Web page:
As it works to reach an understanding with state energy officials, Oregon LNG, one of three proposed liquefied natural gas (LNG) receiving terminal projects in Oregon, has been faced with a hesitant Port of Astoria Commission that won an eleventh-hour reprieve in the midst of its inaction on extending a sublease to the LNG development firm for its proposed 96-acre LNG site near the mouth of the Columbia River.
Oregon LNG's long-held Skipanon Peninsula site near Warrenton, OR, is on land that the port leases from the Oregon State Lands Department which needs to be renewed in a 30-year increment. The sublease the Port of Astoria signed with the LNG developer supposedly binds the government entity to extend the lease. Oregon LNG officials call it a nonissue.
"Our sublease is absolutely secure, and we have a unilateral, ironclad right to renew, and it creates an absolute obligation on the port to renew their lease [with the state lands unit] as well," said Oregon LNG CEO Peter Hansen.
The deadline for action by the port came and went May 31, so in anticipation the Lands Department extended the port's deadline three months to Aug. 31. The idea is that the port needs the time to reappraise the property since its original use permit has changed since 2004 when it was first signed by Calpine Corp., the predecessor to Oregon LNG on the proposed terminal project.
"We have had different legal counsel look at it and the port has had legal counsel look at it, and they all tell the same story: the port must renew," said Hansen, who said if the Port of Astoria went ahead and illegally violated the sublease, his company would obviously seek all legal appeals of the action and would also attempt to negotiate a lease directly with the state.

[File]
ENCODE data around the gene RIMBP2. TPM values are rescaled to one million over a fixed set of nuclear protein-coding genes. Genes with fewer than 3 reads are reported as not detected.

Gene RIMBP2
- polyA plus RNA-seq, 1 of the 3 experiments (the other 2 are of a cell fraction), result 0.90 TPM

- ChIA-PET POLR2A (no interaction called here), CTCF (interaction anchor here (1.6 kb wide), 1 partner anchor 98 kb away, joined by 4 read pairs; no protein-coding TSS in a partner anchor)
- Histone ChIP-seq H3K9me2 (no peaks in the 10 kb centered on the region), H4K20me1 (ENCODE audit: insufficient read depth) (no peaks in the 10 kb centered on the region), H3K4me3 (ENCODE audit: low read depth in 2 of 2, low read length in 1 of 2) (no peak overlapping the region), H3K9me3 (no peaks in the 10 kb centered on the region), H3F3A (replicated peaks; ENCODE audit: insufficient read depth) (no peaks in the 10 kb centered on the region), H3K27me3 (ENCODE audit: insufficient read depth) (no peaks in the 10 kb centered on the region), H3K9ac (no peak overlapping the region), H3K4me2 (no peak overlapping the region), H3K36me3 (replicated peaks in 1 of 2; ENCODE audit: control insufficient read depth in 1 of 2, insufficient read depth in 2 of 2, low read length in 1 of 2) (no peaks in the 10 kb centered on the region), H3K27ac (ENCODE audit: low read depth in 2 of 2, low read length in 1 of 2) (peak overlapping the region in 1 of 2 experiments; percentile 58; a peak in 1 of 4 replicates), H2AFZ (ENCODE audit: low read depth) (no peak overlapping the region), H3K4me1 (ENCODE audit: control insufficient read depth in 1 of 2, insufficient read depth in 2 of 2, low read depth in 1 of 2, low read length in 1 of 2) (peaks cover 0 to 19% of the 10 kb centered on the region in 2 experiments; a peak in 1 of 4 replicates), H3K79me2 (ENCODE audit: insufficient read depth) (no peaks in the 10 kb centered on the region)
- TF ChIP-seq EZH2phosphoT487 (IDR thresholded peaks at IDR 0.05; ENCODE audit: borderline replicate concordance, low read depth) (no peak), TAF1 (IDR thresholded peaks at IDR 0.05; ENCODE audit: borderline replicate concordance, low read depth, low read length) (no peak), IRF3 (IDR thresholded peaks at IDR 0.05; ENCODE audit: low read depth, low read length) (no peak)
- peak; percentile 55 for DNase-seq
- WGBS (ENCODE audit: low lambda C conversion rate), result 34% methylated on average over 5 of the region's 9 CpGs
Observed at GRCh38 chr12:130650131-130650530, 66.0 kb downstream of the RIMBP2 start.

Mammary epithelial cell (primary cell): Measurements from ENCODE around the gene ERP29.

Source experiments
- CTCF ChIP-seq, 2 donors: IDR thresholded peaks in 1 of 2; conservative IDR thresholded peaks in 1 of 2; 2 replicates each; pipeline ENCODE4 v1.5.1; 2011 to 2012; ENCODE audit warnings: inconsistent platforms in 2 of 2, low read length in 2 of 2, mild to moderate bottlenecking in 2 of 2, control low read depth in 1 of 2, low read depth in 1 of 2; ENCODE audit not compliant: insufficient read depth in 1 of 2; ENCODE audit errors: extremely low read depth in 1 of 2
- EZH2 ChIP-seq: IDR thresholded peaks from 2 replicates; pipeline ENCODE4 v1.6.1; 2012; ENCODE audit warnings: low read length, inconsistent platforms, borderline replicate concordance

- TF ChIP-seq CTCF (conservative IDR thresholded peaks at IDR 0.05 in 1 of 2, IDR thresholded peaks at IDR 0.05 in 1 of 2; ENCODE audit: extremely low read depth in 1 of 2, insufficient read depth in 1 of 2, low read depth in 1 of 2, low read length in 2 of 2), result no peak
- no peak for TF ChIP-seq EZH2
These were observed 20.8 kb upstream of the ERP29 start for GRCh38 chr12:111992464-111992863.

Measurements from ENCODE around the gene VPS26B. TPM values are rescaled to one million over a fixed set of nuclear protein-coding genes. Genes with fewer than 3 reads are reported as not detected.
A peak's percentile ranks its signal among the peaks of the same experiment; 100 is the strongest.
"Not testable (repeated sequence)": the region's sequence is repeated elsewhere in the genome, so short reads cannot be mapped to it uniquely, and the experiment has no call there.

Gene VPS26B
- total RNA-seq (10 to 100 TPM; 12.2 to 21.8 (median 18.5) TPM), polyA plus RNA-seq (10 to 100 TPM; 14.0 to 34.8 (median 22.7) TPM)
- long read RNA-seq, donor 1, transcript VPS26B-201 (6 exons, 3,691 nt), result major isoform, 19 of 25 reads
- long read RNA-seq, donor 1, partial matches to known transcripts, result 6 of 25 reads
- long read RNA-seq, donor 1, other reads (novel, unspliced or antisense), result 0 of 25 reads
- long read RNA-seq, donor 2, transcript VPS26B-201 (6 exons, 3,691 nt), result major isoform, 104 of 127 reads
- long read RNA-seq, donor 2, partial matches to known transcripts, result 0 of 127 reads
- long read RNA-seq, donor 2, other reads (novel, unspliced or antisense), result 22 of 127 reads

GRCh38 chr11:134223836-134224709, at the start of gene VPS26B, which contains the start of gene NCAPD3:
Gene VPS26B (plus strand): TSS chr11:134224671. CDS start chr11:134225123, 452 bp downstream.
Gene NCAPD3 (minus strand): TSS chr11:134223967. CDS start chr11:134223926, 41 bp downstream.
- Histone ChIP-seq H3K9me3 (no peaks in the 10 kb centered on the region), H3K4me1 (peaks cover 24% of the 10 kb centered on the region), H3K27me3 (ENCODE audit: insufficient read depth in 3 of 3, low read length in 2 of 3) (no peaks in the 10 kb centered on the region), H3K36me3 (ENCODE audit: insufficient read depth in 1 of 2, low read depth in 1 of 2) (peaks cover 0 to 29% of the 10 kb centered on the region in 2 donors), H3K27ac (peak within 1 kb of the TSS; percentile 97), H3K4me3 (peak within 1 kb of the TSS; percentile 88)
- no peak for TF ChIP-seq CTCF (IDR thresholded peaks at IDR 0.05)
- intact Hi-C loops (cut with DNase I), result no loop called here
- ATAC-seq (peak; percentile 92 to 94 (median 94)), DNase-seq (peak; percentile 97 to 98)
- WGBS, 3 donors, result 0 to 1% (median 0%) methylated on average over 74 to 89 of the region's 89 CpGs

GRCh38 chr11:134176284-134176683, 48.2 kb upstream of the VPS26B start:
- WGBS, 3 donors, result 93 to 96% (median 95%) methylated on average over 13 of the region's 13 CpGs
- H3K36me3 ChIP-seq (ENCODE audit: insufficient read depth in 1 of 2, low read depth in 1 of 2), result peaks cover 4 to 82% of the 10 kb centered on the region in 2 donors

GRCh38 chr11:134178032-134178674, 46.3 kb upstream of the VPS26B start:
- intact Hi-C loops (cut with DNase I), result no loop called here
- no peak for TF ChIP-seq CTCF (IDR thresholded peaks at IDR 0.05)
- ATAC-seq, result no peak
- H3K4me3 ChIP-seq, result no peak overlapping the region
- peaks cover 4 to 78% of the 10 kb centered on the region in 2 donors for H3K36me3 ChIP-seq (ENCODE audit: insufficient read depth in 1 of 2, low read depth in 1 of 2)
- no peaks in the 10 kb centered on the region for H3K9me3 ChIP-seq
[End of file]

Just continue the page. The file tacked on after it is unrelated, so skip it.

In the meantime, Hansen said Oregon LNG is closed to striking a deal with the Oregon Energy Department over environmental and operating safeguards it will voluntarily take to protect its project. Another major LNG developer, NorthernStar Natural Gas Corp. and its Bradwood Landing project, indicated through a spokesperson that it doesn't have a memorandum of understanding (MOU) with the state energy department, but it has indicated to state officials it would like to sign something.
"We expect to sign a MOU with the state of Oregon in the very near future that outlines how things such as CO2 [carbon dioxide] mitigation, emergency response and [plans for] facility retirement will work," said Hansen, noting the state energy unit would like to see each of the state's three major LNG projects commit to this, too.
On the lease issue, Hansen said he is sure the port commission eventually will "do what it has to do" and extend the sublease, and he is not concerned about continuing local opposition to the project. "The state lands people are not saying anything negative about the project, they are simply indicating they are willing to have the lease renewed," Hansen said. "We're working very cooperatively with the state, so there are no real issues."
At a recent public hearing only 30-35 local residents showed up to protest, according to Hansen. "I wouldn't call that strong opposition," he said. "The public testimony lasted less than an hour. There really is not a lot of ground swell of opposition."
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